January felt like a long, drawn out month for me. Many times I did not know if I could keep up with all the enthusiasm I had during the holidays, but everytime I look at my vision board that I created with my free vision board kit, remember why I set those short-term goals. I set them because I wanted to put more energy into things I love, and things that will get me to where I love. I remind myself of the intentions I set and that helped me get back on track.
Quick Goal Check In.
I wanted to check in with my readers. How is your first week of February going?
Are you keeping up with your goals?
Are there areas in your daily routine that you’re struggling with?
Reminder that you have all year to work on yourself and set new intentions. I’d love to hear from you!
Happy Sunday! As many of my readers know, I work full-time at a company creating in-house designs and running their social media, but I also freelance when I get spare time and energy. Lately I have been asked to do a lot of small projects before the holidays. I do not officially have a design consultant company so my communication with my clients can be really casual. In the past as a junior designer, I have run into issues with not communicating enough before starting a project. Here are some questions EVERY visual creator, designer, photographer should ask their clients before starting a project.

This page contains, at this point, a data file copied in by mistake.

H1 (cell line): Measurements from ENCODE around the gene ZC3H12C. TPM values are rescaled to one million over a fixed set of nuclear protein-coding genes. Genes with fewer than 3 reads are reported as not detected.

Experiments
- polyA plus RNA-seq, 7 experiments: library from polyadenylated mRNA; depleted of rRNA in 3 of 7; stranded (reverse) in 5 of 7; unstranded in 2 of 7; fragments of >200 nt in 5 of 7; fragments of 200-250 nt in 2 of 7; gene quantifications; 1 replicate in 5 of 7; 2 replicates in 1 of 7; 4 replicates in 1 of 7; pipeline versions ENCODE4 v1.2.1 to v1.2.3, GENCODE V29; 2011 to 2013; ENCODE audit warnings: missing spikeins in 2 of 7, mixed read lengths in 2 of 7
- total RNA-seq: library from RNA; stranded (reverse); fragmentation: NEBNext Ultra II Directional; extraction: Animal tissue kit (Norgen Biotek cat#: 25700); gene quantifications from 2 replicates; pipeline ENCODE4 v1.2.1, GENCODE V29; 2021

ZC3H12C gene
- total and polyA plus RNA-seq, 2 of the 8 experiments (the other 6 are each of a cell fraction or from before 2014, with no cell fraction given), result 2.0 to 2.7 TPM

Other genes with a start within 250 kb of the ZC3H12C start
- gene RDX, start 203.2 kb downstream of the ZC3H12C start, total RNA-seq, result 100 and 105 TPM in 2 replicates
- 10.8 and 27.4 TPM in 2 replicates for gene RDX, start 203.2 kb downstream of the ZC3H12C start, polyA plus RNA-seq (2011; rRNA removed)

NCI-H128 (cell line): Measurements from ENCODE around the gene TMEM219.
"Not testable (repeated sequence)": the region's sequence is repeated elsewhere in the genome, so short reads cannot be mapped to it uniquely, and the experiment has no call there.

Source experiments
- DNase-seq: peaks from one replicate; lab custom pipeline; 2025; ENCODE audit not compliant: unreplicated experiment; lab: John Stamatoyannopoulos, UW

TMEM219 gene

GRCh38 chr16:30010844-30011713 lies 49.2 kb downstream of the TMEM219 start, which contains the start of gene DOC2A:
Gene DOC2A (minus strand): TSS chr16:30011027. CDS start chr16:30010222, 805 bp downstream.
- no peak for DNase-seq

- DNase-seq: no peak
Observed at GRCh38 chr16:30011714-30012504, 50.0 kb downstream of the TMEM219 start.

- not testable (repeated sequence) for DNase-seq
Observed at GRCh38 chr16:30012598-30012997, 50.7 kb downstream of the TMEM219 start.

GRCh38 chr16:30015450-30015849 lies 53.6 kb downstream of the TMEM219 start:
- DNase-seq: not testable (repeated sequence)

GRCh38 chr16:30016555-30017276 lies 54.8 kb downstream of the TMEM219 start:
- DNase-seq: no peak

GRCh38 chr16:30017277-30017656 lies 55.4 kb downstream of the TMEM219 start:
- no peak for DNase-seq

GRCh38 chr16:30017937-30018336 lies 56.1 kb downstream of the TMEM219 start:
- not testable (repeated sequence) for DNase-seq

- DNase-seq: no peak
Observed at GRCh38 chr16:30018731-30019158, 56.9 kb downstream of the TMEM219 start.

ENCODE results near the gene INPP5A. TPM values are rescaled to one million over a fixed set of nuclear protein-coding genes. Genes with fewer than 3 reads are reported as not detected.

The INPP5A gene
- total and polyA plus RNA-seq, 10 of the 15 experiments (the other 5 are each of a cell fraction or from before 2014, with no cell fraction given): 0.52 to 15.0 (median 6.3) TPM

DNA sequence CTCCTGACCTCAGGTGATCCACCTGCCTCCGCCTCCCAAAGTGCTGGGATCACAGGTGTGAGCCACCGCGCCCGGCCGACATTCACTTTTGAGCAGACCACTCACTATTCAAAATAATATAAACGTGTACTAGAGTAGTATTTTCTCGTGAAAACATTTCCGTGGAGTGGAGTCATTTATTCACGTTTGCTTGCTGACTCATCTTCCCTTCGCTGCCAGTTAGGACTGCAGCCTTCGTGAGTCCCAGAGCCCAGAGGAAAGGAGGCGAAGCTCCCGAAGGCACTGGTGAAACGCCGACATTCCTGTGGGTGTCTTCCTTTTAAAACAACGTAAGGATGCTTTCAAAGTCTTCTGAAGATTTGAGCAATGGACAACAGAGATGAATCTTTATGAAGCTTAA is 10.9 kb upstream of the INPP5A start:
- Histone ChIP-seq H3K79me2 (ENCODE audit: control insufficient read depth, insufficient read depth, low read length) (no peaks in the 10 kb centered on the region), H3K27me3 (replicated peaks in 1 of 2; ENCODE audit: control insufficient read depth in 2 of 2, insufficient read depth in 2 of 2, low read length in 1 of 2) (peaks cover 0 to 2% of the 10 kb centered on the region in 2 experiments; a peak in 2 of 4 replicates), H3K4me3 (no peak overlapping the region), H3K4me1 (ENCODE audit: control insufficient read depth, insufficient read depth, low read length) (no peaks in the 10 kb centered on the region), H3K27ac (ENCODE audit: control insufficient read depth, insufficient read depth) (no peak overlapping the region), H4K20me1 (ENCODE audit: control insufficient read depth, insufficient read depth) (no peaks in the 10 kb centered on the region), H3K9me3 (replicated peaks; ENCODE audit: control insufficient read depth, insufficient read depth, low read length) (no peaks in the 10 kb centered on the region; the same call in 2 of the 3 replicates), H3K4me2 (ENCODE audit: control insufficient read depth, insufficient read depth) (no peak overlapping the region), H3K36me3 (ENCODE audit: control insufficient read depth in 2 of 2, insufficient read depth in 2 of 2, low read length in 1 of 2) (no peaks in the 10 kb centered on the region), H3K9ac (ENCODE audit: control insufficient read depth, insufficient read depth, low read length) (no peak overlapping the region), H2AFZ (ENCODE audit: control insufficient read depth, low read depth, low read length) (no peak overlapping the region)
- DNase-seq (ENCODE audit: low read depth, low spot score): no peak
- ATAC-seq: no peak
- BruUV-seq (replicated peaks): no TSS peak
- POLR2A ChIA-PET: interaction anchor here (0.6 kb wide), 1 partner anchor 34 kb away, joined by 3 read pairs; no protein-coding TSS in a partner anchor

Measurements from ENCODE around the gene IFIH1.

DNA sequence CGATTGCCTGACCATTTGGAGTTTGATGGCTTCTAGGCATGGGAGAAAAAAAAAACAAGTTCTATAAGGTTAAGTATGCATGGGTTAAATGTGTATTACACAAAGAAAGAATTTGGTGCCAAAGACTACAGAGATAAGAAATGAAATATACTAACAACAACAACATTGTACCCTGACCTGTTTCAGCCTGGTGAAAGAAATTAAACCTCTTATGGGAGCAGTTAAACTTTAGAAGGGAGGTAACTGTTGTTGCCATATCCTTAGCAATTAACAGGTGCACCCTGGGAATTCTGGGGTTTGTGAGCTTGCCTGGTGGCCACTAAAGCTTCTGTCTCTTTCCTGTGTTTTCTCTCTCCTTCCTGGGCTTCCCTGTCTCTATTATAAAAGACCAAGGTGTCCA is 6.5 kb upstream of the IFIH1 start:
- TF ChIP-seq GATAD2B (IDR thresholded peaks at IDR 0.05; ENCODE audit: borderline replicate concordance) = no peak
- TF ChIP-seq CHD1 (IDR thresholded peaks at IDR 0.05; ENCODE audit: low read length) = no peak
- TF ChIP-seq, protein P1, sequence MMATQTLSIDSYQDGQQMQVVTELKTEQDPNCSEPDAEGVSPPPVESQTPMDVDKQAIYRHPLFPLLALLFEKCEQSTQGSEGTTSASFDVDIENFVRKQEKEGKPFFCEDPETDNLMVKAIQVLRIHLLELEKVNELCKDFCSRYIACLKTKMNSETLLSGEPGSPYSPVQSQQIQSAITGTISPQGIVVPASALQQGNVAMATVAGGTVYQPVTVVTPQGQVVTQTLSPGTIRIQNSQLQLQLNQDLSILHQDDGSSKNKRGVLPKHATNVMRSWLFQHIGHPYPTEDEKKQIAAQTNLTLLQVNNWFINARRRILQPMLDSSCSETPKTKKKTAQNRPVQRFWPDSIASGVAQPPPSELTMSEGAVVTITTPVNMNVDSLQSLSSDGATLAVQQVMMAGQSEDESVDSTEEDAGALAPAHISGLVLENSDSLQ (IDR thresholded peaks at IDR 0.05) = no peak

Ask Your Clients THESE Questions Before Starting Their Work.
1. What is the goal of the final product?
You want to know what they want to achieve with this project. Knowing exactly what their end result should be can help you with your research.
2. What does the brand look like now?
As a creator you should know what you are working with. Get to know the brand, their target audience, what they sell or the service they provide. Also look at previous projects and ask them what they want different this time around.
3. Do you have examples?
As a visual creator, we tend to play the guessing game on what our customers/clients want based on product descriptions. Stay true to your visual roots and ask for a visual example.
4. What is your budget?
This one is tough. Talking about money from the start can be uncomfortable but be sure that they know at some point what your work is worth. If they want something out of your scope, let them know that it will cost extra before starting.
5. How can I communicate with you in the future?
On my consultation assessment form, I added a question that says, “How comfortable are you with technology”. I usually like to communicate through email and sometimes will text for quick answers, but not everyone is comfortable with email and would prefer to talk on the phone. I had a client who wanted me to set up an Instagram page with 9 posts to start, not realizing the client had no experience with social media and very little with technology. It is good to know your client’s background in technology if you are creating a digital product.